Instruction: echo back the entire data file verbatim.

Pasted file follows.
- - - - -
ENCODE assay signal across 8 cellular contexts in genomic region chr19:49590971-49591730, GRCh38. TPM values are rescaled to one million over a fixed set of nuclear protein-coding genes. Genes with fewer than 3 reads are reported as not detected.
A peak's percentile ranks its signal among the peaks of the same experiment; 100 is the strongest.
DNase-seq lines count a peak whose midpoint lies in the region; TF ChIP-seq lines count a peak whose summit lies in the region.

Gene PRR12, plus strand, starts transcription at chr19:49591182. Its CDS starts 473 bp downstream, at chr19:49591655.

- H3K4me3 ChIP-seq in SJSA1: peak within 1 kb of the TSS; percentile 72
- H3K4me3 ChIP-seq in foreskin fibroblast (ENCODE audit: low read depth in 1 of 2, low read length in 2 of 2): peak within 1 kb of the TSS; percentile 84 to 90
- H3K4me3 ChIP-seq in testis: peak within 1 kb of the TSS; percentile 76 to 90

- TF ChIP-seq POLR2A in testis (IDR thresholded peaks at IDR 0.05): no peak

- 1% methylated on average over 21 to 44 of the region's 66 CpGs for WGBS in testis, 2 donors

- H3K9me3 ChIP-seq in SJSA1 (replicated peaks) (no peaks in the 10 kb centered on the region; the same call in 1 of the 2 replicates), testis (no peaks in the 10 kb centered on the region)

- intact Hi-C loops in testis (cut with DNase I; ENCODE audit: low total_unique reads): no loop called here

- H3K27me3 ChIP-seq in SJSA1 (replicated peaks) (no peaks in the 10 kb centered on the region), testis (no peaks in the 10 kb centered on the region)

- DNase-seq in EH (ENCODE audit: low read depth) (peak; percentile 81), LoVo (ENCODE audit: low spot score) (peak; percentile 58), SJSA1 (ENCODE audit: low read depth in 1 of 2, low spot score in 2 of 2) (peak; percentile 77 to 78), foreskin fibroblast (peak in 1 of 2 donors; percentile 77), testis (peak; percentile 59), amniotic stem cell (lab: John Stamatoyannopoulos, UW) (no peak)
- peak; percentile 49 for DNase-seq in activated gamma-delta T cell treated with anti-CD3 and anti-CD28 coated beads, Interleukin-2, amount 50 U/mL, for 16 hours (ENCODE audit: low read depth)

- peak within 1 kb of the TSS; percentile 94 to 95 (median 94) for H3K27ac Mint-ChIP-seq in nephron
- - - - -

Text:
ENCODE assay signal across 8 cellular contexts in genomic region chr19:49590971-49591730, GRCh38. TPM values are rescaled to one million over a fixed set of nuclear protein-coding genes. Genes with fewer than 3 reads are reported as not detected.
A peak's percentile ranks its signal among the peaks of the same experiment; 100 is the strongest.
DNase-seq lines count a peak whose midpoint lies in the region; TF ChIP-seq lines count a peak whose summit lies in the region.

Gene PRR12, plus strand, starts transcription at chr19:49591182. Its CDS starts 473 bp downstream, at chr19:49591655.

- H3K4me3 ChIP-seq in SJSA1: peak within 1 kb of the TSS; percentile 72
- H3K4me3 ChIP-seq in foreskin fibroblast (ENCODE audit: low read depth in 1 of 2, low read length in 2 of 2): peak within 1 kb of the TSS; percentile 84 to 90
- H3K4me3 ChIP-seq in testis: peak within 1 kb of the TSS; percentile 76 to 90

- TF ChIP-seq POLR2A in testis (IDR thresholded peaks at IDR 0.05): no peak

- 1% methylated on average over 21 to 44 of the region's 66 CpGs for WGBS in testis, 2 donors

- H3K9me3 ChIP-seq in SJSA1 (replicated peaks) (no peaks in the 10 kb centered on the region; the same call in 1 of the 2 replicates), testis (no peaks in the 10 kb centered on the region)

- intact Hi-C loops in testis (cut with DNase I; ENCODE audit: low total_unique reads): no loop called here

- H3K27me3 ChIP-seq in SJSA1 (replicated peaks) (no peaks in the 10 kb centered on the region), testis (no peaks in the 10 kb centered on the region)

- DNase-seq in EH (ENCODE audit: low read depth) (peak; percentile 81), LoVo (ENCODE audit: low spot score) (peak; percentile 58), SJSA1 (ENCODE audit: low read depth in 1 of 2, low spot score in 2 of 2) (peak; percentile 77 to 78), foreskin fibroblast (peak in 1 of 2 donors; percentile 77), testis (peak; percentile 59), amniotic stem cell (lab: John Stamatoyannopoulos, UW) (no peak)
- peak; percentile 49 for DNase-seq in activated gamma-delta T cell treated with anti-CD3 and anti-CD28 coated beads, Interleukin-2, amount 50 U/mL, for 16 hours (ENCODE audit: low read depth)

- peak within 1 kb of the TSS; percentile 94 to 95 (median 94) for H3K27ac Mint-ChIP-seq in nephron